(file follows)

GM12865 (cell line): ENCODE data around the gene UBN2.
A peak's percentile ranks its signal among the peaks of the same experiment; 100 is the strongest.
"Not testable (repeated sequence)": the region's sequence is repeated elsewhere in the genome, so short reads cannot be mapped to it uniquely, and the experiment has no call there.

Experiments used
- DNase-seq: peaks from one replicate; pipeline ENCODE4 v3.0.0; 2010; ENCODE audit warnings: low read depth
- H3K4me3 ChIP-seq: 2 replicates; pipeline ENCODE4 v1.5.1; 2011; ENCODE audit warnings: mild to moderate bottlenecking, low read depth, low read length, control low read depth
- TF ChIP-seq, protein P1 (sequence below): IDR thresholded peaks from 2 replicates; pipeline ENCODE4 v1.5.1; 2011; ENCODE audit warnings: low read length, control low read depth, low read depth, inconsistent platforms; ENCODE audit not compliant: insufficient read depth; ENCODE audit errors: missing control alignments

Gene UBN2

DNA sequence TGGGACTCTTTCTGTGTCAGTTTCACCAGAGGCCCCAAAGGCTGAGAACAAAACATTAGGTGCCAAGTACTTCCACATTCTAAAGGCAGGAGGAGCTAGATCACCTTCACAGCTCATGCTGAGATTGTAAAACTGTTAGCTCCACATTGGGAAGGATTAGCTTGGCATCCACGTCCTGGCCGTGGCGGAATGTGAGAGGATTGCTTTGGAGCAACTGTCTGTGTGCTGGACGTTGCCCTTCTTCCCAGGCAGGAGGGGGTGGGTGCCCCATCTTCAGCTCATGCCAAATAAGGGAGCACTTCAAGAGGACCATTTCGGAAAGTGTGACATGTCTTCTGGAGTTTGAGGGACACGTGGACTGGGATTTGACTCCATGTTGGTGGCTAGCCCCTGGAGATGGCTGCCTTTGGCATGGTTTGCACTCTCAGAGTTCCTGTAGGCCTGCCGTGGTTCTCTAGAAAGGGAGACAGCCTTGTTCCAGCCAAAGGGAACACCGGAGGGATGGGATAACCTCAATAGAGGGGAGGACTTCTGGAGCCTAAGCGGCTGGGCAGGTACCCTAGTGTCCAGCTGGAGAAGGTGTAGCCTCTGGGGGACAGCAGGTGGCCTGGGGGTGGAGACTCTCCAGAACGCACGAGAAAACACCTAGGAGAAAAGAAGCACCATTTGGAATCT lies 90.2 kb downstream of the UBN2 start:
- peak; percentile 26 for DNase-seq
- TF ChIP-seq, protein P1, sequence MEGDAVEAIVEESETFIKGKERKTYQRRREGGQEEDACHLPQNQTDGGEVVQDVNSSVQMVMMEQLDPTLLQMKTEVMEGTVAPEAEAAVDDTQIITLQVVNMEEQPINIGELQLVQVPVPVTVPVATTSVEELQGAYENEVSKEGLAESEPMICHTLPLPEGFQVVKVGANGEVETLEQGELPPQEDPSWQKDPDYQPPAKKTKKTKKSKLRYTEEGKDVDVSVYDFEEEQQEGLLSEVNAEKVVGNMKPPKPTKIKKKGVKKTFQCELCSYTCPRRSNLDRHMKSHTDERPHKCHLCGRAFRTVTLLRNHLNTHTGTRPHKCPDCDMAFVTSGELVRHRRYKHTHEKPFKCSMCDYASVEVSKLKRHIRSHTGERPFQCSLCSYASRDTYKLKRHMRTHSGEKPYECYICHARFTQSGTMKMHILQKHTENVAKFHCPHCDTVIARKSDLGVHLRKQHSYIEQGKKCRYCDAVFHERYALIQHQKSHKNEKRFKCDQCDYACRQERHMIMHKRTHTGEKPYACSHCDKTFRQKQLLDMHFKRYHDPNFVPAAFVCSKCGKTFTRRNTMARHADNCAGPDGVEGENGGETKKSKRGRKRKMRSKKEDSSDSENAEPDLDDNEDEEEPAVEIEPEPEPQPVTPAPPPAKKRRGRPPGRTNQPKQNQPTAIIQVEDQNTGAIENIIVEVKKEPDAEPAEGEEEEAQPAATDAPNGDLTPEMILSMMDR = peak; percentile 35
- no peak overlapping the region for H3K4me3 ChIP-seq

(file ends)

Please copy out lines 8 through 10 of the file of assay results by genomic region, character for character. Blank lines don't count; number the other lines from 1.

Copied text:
Gene UBN2

DNA sequence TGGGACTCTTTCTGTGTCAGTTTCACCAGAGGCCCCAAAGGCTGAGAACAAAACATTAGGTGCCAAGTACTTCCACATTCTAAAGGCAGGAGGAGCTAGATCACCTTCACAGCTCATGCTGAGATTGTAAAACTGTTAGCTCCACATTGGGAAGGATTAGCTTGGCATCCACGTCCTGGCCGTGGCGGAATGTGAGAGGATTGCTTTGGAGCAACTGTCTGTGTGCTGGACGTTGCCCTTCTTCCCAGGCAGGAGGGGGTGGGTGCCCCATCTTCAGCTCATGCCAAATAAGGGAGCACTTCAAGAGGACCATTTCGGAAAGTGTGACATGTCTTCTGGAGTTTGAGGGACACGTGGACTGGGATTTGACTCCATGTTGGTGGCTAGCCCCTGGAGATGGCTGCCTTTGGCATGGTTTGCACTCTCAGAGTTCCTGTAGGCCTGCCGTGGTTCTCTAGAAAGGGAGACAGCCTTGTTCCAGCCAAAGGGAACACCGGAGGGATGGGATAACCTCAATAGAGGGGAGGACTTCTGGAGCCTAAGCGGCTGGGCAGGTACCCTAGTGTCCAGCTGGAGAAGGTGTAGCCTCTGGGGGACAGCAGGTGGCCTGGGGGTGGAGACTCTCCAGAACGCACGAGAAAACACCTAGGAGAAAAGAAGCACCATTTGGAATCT lies 90.2 kb downstream of the UBN2 start:
- peak; percentile 26 for DNase-seq